This song makes me so sick and tired of Covid-19! ‘Snub’ has the potential to be a gig favourite, and I can’t wait for lifted restrictions so ‘Sour Honey’ can bang this out on stage somewhere. The false build ups and ever-changing chord changes keep the listener stimulated, and always surprised at what comes next. The slightly out of tune guitars in places give this track an edge, matching the vibe which is what ‘Sour Honey’ seem to be going for. Screeching vocals at the climactic chorus, easy but grungy riffs, volumes that constantly differ – this song has it all. There’s no snobbery about ‘Snub’; its a real, heavy, indie-rock masterpiece.
I love the anger, the passion! This is definitely reflected in the instruments; hard strums and crashes contrast with the constantly changing texture, and glittering melodies leave the listener shivering. This is a euphoric track from ‘Childhood Sweetheart’, and the artwork definitely demonstrates this, too. I’m getting indie rock anthem vibes in ‘Honey’ – memorable choruses and catchy melodies mean this is an ear worm (or a bee?) that you definitely wouldn’t mind having. The lead singer, Sophie, has intense, fierce, and particularly haunting vocals. This track is certainly the bees knees. I might even go as far as saying ‘Childhood Sweetheart’ are as smooth as honey… I’ll stop.
This is very mysterious to start off with; the tune could take any direction. Then, BAM! A riff with late noughties indie energy, reminiscent of the likes of ‘Peace’ or ‘Two Door Cinema Club’, and I’m definitely here for it. The drumming and guitars complement each other perfectly, and when the vocals come in we know we’re in for an alt-indie treat. ‘You’ is happy, it’s sort of nostalgic, it’s glittering. All these features make this a brilliant take on soft pop rock. It’s short enough to be snappy but long enough so that we can still have a good dance. The harmonies lighten this already floating track from ‘The Motive’.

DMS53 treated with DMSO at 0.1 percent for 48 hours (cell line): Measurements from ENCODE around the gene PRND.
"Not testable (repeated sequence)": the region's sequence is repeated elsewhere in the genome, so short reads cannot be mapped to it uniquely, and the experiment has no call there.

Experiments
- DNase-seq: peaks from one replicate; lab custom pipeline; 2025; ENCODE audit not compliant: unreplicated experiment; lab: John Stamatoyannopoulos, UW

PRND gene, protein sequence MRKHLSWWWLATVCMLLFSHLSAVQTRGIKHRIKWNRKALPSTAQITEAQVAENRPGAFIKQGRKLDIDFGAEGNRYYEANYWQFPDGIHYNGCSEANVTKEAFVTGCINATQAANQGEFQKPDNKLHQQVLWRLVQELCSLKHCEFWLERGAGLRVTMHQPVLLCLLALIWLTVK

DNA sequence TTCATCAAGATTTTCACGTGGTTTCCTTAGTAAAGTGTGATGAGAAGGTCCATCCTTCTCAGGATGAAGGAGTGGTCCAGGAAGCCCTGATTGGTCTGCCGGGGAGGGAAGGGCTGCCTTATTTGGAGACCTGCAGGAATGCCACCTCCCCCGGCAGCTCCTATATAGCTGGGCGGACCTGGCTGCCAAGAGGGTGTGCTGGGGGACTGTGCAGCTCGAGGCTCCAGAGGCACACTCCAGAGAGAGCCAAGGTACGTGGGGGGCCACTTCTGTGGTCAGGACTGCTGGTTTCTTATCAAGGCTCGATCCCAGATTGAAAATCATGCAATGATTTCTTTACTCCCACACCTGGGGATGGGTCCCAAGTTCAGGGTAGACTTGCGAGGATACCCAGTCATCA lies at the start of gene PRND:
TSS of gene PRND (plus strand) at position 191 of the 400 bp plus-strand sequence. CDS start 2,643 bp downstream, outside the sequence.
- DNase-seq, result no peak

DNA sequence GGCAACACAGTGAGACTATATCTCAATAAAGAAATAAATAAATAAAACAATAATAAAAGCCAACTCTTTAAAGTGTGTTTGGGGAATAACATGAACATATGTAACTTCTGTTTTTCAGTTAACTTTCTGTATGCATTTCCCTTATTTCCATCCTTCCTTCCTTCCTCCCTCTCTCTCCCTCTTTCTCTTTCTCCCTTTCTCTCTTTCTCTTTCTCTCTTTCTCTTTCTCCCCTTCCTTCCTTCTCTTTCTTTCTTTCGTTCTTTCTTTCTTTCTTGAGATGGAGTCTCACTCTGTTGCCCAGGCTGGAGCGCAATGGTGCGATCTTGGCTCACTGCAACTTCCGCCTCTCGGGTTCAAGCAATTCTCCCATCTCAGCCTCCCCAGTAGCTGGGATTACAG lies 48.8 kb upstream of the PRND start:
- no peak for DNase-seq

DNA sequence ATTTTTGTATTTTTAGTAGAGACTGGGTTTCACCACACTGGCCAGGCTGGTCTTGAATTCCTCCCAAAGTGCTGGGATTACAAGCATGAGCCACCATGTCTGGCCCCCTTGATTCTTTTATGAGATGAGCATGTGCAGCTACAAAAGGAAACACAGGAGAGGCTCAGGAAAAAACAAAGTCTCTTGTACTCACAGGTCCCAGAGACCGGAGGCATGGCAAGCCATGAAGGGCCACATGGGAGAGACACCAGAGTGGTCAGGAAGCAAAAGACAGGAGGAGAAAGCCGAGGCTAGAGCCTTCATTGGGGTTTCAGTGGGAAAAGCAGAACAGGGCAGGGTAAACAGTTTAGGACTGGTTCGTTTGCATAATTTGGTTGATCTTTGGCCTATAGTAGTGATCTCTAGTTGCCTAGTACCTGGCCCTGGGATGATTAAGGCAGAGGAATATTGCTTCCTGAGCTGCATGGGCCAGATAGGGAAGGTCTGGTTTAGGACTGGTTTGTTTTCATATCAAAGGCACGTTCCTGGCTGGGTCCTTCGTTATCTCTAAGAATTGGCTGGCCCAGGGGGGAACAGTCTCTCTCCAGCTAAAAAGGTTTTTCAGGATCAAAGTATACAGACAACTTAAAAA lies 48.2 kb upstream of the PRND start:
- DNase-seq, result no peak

Oh, how British RnB is dominating! I love the juxtapositioning of buttery, yet raspy female vocals, to the deep, smooth rap of a male. ‘Safe Place’ is slightly reminiscent of Redlight’s ‘9TS’ in places with ‘Sica Limited’s’ obvious London twang and spoken word at the start of the song. I love the production; there’s a sort of minimalism that’s effective throughout, a clever feature that puts more emphasis on the heavy lyrics. ‘Refound*’ is articulate and intelligent in his addition to this British RnB track. It’s slow, very heartfelt – I’m surprised at the zealousness and heavy subject matter of this tune, but it is paired to perfection with the airy instruments and steady beat. I can’t wait to see more from ‘Sica Limited’ and ‘Refound*’.
Okay, this is the epitome of cheese. And I mean, cheesy. This entire EP is feel good, vibey, and particularly corny – but that’s okay! FreeVibe blends hip-hop, rap, pop, and Afro-beat to create a sort of Afro-pop hybrid, and he preaches at us to be positive and happy in ourselves. Even though this definitely isn’t my vibe, it is really refreshing to listen to his tracks where he incorporates his native language and English together. This helps to stimulate the listener and amaze them at his bilingual abilities. The overall ambience is very similar throughout, and I think that’s what makes this a decent, crafty EP that is going to help ‘FreeVibe’ become big on the Afro-Pop scene.